Howard Morris was already a comedy star with “The Andy Griffith Show” on his list. He also found himself appearing on “The Lucy Show.”
Morris, who died on May 21, 2005, at 85 years old, talked about playing opposite Lucille Ball on her follow-up sitcom to “I Love Lucy.” He was interviewed a few years before his death by the Archive of American Television.
“That was wonderful,” Morris said. “It was wonderful. She [Ball] was a doll and a talented, funny lady.” When asked if he remembered anything about that episode, Morris said he didn’t “except that we ended up dancing together.”
“An odd, kind-of Polynesian dance,” he said. “And I remember she said something and somebody came up to her and said, ‘Boy I wish I’d said that.’ She said, ‘You will.'”
‘The Andy Griffith Show’ Star Said Ball Was ‘Fully Involved’ With Show
Morris, who played Ernest T. Bass on “The Andy Griffith Show,” also was asked how involved Ball was in the production of “The Lucy Show.”
“Fully involved,” he said. “She cast it, helped write it, stuff like that.” That sounds like Ball, who was running Desilu Studios at the time of that show’s production.
By the time Morris appeared on “The Lucy Show,” he was quite busy as a voiceover talent for Hanna-Barbera Productions. Among the shows he provided voices for included “The Flintstones,” “The Jetsons,” “The Magilla Gorilla Show,” “The Atom Ant Show,” and “The Secret Squirrel Show.”
Morris Took Ernest T. Bass Character In Different Directions
“The Andy Griffith Show” allowed Morris to take Ernest T. Bass, the lovelorn mountain man, in different directions. He tried to woo Charlene Darling with his voice and charm but failed. Then Bass tried to charm a woman named Ramona by getting “an education.” Well, none of those tricks actually worked. Bass also caused Sheriff Andy Taylor, played by Griffith, and Deputy Barney Fife, played by Don Knotts, trouble when he would throw rocks into the Mayberry courthouse’s window.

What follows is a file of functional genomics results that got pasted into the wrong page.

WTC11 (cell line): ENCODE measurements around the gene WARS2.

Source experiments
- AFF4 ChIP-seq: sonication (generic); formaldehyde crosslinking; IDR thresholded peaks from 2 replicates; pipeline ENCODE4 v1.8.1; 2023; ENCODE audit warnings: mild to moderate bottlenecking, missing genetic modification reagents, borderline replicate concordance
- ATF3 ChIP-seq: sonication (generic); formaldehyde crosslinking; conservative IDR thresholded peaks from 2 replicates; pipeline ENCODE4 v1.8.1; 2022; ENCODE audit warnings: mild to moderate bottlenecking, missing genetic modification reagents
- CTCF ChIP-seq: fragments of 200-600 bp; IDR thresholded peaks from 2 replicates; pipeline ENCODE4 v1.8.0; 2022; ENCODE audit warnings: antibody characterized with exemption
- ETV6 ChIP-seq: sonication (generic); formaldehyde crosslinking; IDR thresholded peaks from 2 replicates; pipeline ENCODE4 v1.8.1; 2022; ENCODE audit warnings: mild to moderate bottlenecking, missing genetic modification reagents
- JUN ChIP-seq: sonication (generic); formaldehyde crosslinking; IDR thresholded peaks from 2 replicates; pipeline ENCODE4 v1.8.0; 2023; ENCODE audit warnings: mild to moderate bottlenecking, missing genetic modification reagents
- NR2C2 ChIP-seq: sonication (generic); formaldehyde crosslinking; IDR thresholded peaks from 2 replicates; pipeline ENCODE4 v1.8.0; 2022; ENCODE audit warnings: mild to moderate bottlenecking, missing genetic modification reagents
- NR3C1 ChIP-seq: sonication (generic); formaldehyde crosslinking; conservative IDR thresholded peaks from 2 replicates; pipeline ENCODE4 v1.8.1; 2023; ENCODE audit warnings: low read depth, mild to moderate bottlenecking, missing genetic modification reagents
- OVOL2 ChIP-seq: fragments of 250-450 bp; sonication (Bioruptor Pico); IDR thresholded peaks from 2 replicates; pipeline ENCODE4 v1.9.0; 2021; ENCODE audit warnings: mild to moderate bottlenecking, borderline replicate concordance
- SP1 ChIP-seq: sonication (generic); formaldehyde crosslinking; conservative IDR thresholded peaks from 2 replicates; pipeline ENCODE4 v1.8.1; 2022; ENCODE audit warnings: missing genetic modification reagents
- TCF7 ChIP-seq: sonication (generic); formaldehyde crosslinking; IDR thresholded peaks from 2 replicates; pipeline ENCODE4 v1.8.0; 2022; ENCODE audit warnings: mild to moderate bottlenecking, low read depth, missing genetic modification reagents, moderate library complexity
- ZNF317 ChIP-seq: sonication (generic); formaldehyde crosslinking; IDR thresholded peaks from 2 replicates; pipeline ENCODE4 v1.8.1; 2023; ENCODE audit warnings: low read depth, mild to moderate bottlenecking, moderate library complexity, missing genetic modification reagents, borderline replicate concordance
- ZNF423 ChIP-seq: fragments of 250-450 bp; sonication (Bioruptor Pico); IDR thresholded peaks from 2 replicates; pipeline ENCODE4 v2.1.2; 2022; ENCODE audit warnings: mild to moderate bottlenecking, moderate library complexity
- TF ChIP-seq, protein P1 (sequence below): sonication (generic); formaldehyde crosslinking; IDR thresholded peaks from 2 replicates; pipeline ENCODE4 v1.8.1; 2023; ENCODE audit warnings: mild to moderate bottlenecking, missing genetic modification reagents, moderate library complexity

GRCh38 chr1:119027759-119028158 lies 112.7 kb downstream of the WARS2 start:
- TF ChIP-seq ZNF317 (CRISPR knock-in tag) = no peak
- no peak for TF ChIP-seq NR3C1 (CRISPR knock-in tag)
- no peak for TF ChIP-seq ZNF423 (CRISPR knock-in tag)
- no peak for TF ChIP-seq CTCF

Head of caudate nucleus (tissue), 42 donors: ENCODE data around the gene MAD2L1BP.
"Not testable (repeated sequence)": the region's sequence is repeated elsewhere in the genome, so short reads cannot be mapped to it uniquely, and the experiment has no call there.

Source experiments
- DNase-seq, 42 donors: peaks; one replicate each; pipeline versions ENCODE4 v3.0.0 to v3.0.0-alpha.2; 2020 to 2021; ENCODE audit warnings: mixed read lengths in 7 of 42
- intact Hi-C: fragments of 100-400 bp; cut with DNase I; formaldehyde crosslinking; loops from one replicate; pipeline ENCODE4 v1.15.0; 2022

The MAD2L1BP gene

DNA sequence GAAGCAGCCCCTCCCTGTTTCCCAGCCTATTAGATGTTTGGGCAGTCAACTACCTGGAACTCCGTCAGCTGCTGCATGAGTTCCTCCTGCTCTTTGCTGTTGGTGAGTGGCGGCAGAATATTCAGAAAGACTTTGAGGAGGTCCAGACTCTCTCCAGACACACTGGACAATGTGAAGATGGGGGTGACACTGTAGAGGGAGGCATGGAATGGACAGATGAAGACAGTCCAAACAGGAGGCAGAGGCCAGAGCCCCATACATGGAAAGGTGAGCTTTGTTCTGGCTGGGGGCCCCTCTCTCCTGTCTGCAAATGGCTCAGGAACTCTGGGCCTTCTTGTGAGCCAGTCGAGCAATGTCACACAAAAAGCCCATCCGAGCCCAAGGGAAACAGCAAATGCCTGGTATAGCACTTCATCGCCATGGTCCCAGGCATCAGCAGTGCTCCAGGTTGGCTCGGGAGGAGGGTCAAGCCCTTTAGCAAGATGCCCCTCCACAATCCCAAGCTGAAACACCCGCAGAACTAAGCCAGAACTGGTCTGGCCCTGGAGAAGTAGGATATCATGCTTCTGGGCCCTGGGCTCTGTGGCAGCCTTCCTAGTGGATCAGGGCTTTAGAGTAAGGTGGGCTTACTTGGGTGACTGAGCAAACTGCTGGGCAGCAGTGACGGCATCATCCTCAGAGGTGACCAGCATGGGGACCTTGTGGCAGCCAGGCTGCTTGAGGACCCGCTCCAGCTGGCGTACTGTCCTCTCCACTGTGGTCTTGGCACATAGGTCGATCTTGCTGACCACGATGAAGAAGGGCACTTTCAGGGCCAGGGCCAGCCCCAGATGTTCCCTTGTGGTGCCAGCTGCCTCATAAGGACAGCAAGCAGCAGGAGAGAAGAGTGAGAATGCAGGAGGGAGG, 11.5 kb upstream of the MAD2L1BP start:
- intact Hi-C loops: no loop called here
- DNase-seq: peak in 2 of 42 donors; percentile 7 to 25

Besides Bass, Morris’ other appearances either on-camera or off-camera included as a radio announcer, Leonard Blush, and George, the TV repairman.
Morris also directed eight episodes of “The Andy Griffith Show,” so he was quite an active participant in the show’s success. That’s despite not being a leading actor in the show.
In the same interview, Morris talked about directing the show’s stars. That includes Griffith, Knotts, Ron Howard, Jim Nabors, and others.
“Fine, they were lovely actors,” Morris said. “I didn’t have to teach anybody how to act. They were all there, totally efficient and proficient. And sufficient.”
The actor-comedian-director spent earlier years working closely with Sid Caesar on “Your Show of Shows.” Morris also found himself surrounded by other talented comics and writers like Mel Brooks and Carl Reiner. Those experiences probably helped him later on in his career.